DePuy Orthopaedics Moves California Court to Dismiss Victim’s Claims on Eve of January 2013 Trial, Notes Rottenstein Law Group

(Attorney advertising. Prior results do not guarantee a similar outcome.) The Rottenstein Law Group, which represents clients with claims stemming from the failures of the defective hip replacement devices manufactured and sold by DePuy Orthopaedics, eagerly awaits the decision of a California court on DePuy’s motion to dismiss a plaintiff’s claims before trial scheduled for early January.

New York (PRWEB) December 07, 2012

In the bellwether case brought by plaintiff Loren Kransky*—one of several matters in a group titled “DePuy ASR Hip System Cases” in Superior Court of California, County of San Francisco—defendant DePuy is moving the court for dismissal of six of Mr. Kransky’s fourteen causes of action, all based in state laws. DePuy argues principally in its motion papers, submitted late last month to Judge Richard Kramer, that because the surgeon who implanted Mr. Kransky’s ASR XL hip device has testified that he was “well aware that metal-on-metal hip replacements such as the ASR XL hip implant may release metal ions and debris into the body,” Mr. Kransky can not as a matter of law prevail on several of his claims.

Loren Kransky served in Vietnam in the 1970s, where he was exposed to Agent Orange, with the result that he qualified for Veterans’ Administration disability benefits after being diagnosed with diabetes, neuropathy, arteriosclerosis, and heart problems. At the time of his original hip implant surgery—in 2005—Mr. Kransky was living in North Dakota, but he had his ASR XL hip implanted in Helena, Montana by Dr. Peter Wendt. According to DePuy’s motion papers, Dr. Wendt has already testified that he understood that hip replacements, “regardless of the material used to manufacture the device will produce wear debris into the body and surrounding tissue.” DePuy asserts that Dr. Wendt “was fully apprised of the risks and never advised Mr. Kransky otherwise.”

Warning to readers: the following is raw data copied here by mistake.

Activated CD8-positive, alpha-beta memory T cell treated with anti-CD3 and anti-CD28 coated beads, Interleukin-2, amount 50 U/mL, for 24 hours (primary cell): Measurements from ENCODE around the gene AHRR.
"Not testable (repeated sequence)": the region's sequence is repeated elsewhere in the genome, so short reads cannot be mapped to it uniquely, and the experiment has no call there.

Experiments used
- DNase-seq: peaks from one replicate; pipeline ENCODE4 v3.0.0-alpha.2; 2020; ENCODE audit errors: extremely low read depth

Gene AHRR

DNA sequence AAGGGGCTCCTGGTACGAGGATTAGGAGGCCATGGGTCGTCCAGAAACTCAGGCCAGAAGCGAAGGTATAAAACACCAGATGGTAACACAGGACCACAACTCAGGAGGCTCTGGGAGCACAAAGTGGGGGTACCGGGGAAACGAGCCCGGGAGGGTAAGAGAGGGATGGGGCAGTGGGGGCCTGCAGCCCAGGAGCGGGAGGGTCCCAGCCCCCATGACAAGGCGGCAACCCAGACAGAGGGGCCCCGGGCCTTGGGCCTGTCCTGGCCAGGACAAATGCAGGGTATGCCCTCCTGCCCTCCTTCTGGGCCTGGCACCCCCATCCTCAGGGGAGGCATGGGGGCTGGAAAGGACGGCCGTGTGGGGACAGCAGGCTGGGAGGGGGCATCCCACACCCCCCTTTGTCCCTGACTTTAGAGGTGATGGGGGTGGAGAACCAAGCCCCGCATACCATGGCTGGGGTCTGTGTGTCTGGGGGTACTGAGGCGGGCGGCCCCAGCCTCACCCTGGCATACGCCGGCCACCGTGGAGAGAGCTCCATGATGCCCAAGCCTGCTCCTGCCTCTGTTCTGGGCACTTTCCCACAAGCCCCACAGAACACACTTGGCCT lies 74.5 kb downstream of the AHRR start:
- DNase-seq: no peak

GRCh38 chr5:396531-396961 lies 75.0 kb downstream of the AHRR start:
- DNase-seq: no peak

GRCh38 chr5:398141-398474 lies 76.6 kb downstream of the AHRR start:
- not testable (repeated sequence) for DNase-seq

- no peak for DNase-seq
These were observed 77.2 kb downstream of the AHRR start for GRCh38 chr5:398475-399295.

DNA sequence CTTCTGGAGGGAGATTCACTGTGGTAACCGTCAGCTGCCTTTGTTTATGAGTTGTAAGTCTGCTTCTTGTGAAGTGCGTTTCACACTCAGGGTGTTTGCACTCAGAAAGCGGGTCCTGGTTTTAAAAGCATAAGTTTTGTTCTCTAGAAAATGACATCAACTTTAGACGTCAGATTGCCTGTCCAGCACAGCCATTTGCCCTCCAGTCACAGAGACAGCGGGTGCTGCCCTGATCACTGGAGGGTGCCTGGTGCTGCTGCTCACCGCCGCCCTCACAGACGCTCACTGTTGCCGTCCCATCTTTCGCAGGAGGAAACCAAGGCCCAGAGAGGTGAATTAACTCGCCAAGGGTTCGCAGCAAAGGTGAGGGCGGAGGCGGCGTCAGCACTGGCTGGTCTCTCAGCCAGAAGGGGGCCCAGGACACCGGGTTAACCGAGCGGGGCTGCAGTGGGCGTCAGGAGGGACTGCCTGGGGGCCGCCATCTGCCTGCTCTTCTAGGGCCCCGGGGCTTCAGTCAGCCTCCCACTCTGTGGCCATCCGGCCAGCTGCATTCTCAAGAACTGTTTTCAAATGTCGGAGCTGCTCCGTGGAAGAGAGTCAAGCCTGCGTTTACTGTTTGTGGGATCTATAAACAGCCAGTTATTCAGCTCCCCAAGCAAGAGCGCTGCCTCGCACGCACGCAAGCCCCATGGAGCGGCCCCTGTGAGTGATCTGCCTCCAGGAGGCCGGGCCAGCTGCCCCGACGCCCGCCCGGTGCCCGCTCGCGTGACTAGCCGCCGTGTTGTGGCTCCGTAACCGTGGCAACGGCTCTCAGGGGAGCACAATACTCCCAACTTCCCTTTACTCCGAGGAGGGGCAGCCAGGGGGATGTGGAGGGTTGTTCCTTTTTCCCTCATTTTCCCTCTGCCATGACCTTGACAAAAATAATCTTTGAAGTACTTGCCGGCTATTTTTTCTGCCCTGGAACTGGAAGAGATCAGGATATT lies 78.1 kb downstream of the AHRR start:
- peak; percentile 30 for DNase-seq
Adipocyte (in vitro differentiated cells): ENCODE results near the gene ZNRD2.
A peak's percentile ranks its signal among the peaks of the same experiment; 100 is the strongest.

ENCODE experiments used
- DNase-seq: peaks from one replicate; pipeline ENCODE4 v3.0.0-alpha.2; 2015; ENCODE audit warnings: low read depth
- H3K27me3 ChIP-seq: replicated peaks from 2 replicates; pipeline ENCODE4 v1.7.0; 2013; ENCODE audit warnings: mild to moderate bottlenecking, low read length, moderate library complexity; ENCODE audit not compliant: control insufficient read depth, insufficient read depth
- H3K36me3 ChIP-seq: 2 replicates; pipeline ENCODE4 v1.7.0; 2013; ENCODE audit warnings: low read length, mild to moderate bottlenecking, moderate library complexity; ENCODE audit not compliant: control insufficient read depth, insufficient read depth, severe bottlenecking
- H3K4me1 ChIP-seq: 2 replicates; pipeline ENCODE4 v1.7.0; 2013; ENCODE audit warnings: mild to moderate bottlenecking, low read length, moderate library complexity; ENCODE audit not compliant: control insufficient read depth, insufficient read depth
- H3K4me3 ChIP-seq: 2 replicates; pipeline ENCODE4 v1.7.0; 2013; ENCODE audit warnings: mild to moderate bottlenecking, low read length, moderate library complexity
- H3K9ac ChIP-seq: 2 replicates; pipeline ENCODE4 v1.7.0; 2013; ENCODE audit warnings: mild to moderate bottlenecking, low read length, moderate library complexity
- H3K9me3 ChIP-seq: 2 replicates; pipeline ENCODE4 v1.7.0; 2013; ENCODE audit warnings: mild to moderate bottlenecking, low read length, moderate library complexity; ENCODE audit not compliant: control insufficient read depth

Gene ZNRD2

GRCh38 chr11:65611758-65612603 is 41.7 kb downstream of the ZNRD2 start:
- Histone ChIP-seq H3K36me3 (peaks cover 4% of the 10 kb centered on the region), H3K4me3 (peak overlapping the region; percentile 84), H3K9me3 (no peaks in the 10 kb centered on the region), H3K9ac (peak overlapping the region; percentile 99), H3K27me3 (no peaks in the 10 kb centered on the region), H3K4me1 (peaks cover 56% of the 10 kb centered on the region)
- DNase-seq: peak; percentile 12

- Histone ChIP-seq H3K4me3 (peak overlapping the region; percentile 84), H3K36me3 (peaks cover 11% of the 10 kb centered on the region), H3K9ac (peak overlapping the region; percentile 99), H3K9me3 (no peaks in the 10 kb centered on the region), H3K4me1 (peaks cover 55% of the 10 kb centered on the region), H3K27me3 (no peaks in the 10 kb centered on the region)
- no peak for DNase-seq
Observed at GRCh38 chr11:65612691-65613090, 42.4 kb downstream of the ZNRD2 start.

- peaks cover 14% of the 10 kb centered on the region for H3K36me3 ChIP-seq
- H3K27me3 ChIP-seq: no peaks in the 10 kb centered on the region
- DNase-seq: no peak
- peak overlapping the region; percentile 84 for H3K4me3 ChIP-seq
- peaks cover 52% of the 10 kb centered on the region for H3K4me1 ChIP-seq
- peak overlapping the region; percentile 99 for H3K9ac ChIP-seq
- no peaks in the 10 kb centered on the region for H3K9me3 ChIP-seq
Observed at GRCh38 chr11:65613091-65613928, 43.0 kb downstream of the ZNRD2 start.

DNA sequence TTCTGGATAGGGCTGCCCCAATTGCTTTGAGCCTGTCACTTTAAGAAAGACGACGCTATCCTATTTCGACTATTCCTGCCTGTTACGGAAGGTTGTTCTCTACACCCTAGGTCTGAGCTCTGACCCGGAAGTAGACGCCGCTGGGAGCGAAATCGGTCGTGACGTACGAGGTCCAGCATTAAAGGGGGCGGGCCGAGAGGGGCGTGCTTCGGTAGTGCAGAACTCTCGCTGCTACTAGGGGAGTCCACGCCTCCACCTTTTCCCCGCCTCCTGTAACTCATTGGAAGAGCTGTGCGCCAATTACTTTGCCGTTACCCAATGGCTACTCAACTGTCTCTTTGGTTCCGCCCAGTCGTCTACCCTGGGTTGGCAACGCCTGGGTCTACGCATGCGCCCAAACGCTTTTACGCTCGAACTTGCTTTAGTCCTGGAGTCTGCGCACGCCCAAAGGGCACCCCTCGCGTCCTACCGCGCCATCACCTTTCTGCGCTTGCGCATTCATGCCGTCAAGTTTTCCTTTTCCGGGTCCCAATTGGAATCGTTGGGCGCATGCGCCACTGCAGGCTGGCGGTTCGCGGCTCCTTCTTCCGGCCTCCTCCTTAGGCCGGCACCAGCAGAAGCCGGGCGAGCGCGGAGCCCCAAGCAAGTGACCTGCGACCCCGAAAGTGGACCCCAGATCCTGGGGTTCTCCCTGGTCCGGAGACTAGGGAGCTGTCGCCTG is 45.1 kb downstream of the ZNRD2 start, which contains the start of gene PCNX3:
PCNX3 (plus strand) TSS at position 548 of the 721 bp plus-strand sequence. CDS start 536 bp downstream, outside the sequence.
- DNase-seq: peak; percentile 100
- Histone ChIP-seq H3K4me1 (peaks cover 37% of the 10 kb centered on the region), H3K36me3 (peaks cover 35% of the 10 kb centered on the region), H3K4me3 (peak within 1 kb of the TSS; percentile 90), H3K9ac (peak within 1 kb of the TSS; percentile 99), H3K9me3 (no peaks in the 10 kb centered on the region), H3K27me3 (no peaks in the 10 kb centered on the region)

Accordingly, DePuy argues, under either North Dakota law—which DePuy maintains applies in the case—or Montana law—the only possible alternative, California having no bearing on the matter, despite it’s being tried in California State court—Mr. Kransky’s claims of negligent recall, strict liability manufacturing defect, negligent manufacture, strict liability failure to warn, and negligent failure to warn must be dismissed. A sixth cause of action, alleging violation of the California Business and Professions Code, is “not constitutionally permissible,” according to DePuy because “California has no interest in the application of its laws to this case.”

Because Judge Kramer had previously scheduled trial of Kransky v. DePuy to begin on January 13, 2013, DePuy has asked that its motion for summary adjudication of six of the plaintiff’s claims be heard on the morning of January 11. Although trials of the first DePuy ASR hip lawsuits are set to begin very soon, Rochelle Rottenstein, principal of the Rottenstein Law Group, urges anyone who believes that he or she has been injured by an ASR device to consult a physician immediately and then speak to a qualified personal injury lawyer. The Rottenstein Law Group maintains a DePuy Hip Lawsuit Information Page at http://www.rotlaw.com/depuy-asr/.

*Loren Kransky (Ellis et al v. DePuy et al) bears LASC case no. BC456086 in Superior Court of the State of California, County of San Francisco.